Sunday, March 16, 2008

DOE's Children Last Program Continues - Stops Elementary School's Pizza Day


The micromanagement by the DOE just continues. Now those wonderful non-educators have told PS 193 in Whitestone Queens that their twenty year tradition of "Pizza Day" is a violation of the DOE regulations on what type of food can be used in the school.

The PTA has been using Pizza Day as a fund-raising tool to supplement school supplies, teacher grants, and after school activities. Pizza Day generates $200 a month to fund these activities and this money is even more important as the schools suffer from budget cuts. Pizza Day is done once a month and the children give $5.00 to participate in it. The DOE first told the school in January that Pizza Day violated the nutrition standards of the DOE, then the DOE changed that reason by claiming that it violated the Chancellor's regulations on the sale of food inside the school. However, when the New York Post reporter interviewed a DOE official. That official claimed that the PTA is not allowed to have more than two fund-raising events in a school year. What nonsense! To understand what these parents went through, just see what the Vice-President of the PTA said about the DOE.

"They (DOE) were not nice about it," Tortora said. "They were obnoxious and nasty and condescending, over a pizza party. They told us we were getting away with it for way too long. It's a joke."

Even the local politician is outraged. Here is what City Councilman Tony Avella said in helping the parents fight the pizza ban.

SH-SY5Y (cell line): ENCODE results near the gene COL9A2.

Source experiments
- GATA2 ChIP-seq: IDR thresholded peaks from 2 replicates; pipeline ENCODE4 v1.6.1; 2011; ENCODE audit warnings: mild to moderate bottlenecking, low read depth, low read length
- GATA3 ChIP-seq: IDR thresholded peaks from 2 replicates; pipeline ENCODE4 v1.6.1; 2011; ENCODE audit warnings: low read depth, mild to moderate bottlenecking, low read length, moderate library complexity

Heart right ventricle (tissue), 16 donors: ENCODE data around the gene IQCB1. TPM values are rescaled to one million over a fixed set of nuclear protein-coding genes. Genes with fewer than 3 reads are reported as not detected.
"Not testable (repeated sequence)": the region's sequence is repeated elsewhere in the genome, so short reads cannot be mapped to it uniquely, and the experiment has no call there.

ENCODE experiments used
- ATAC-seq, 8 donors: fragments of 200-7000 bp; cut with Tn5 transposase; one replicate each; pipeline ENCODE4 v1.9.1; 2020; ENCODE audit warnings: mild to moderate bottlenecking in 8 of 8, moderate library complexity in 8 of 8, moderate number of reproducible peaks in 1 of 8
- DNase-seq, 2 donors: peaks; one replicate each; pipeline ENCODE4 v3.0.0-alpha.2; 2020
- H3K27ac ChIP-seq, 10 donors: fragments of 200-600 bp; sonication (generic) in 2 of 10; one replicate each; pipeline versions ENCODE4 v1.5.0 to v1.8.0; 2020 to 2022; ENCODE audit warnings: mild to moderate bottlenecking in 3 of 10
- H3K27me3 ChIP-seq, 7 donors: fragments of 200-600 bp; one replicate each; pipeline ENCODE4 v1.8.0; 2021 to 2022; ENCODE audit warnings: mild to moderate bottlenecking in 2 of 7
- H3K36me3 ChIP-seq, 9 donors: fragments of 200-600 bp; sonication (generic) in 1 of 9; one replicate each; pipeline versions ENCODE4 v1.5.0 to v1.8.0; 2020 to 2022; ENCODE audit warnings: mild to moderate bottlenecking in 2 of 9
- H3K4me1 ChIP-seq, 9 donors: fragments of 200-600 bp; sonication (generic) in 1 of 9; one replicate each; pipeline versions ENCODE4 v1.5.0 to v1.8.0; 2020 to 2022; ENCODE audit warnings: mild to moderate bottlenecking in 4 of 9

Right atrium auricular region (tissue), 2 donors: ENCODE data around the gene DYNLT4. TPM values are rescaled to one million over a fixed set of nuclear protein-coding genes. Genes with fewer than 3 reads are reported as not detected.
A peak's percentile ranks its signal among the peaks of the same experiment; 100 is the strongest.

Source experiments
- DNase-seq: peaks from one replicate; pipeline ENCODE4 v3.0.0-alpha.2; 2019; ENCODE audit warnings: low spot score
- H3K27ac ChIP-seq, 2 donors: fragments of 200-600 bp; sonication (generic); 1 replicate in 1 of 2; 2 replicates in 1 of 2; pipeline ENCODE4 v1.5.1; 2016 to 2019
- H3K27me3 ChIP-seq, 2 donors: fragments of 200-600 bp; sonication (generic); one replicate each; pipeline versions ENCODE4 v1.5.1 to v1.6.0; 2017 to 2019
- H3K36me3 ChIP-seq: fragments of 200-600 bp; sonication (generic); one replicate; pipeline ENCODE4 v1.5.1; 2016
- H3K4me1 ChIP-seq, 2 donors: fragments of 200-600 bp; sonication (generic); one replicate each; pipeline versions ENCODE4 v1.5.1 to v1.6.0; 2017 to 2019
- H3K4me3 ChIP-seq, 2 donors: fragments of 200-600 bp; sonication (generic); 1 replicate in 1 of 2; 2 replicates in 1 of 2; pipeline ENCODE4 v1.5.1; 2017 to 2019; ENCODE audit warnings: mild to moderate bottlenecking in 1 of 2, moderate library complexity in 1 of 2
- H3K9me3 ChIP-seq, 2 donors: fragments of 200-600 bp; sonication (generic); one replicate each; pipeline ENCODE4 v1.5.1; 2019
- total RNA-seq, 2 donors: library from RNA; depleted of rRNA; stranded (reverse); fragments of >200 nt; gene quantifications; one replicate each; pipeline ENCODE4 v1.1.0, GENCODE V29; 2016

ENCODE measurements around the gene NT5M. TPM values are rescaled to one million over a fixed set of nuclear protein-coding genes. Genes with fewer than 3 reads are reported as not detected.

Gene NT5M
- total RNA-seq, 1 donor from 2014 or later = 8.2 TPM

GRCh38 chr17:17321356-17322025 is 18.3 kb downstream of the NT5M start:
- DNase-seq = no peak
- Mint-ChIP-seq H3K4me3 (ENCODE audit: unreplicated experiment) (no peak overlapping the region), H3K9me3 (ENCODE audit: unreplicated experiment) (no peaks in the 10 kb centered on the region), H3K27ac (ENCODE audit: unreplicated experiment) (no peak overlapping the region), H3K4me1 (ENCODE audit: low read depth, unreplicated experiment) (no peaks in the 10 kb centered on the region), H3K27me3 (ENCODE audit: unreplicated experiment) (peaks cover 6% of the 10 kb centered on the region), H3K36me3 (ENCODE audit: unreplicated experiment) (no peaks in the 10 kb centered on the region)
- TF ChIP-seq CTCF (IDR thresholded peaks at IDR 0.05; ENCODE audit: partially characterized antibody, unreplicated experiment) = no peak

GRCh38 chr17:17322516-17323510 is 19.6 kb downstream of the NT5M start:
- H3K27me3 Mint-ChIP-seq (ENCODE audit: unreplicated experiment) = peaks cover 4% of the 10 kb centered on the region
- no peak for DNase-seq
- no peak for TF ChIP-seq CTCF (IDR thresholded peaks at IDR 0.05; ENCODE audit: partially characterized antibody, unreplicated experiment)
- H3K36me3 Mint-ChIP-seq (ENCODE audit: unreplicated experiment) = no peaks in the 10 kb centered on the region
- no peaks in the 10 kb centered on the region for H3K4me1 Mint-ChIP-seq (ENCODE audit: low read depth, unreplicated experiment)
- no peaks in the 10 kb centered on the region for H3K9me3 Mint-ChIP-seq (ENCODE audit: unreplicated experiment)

"It's just plain stupid," he said. "This is just one more example of the bureaucratic red tape that comes out of the DOE. It's bizarre . . . It's amazing that they're focusing on an issue like this rather than cleaning up the waste and inefficiency and making sure the kids are getting a good education."

Let's see what the DOE did to hurt the children.

First, they took away a 20-year-old fund-raising event that gave the school $200 a month for school supplies, teacher grants, and after school activities.

Second, they took away an activity that the school's students looked forward to.

Finally, they showed the students that their wants and needs are not important when it interferes with the bureaucracy of the DOE.

Is it any wonder that I call it the DOE's children last program?.


9 comments:

17 (really 15) more years said...

I would love to know the real reason the DOE banned pizza day- because I'm sure we haven't heard it yet.

Maybe if we tested the kids on the ingredients in pizza, then it would be acceptable.

thepowerguides said...

bureaucracy I love your post and I love your first commenter's comment ,

Now just think if you did not have that bureaucrat and I suspect many thousands and thousands more and must not forget their managers and their managers managers, fully employed to stamp out Pizza Day's you may have more money for those teaching in the front line and children's books and other learning materials and that would never do

And just think of the satisfaction that W????? has when they go home on how much they added to the education system.

NYC Educator said...

Unbelievable, ain't it?

I wrote about it too.

Eric said...
This comment has been removed by the author.
Chaz said...

Why is it unbelievable? You and other bloggers have wrote about how the non-educators have hurt the students time and again. DOE's children last continues.

NYC Educator said...

Well, maybe it's not unbelievable. But every day I see things I don't believe.

My beginning ESL students, the ones who've been here less than a month, all know and say the word, "unbelievable." I must overuse it.

Anonymous said...

They're so nasty they pick on the backbone of the outer boroughs, the middle class parents. What is the real reason? This is so insane you can't make this stuff up!!

JUSTICE not "just us" said...

hopefully these middle class parents will revolt en mass. The DOE with its bonehead policies and
dictatatorial ways has awoken a sleeping giant--the parents!

Carolyn said...

Great work.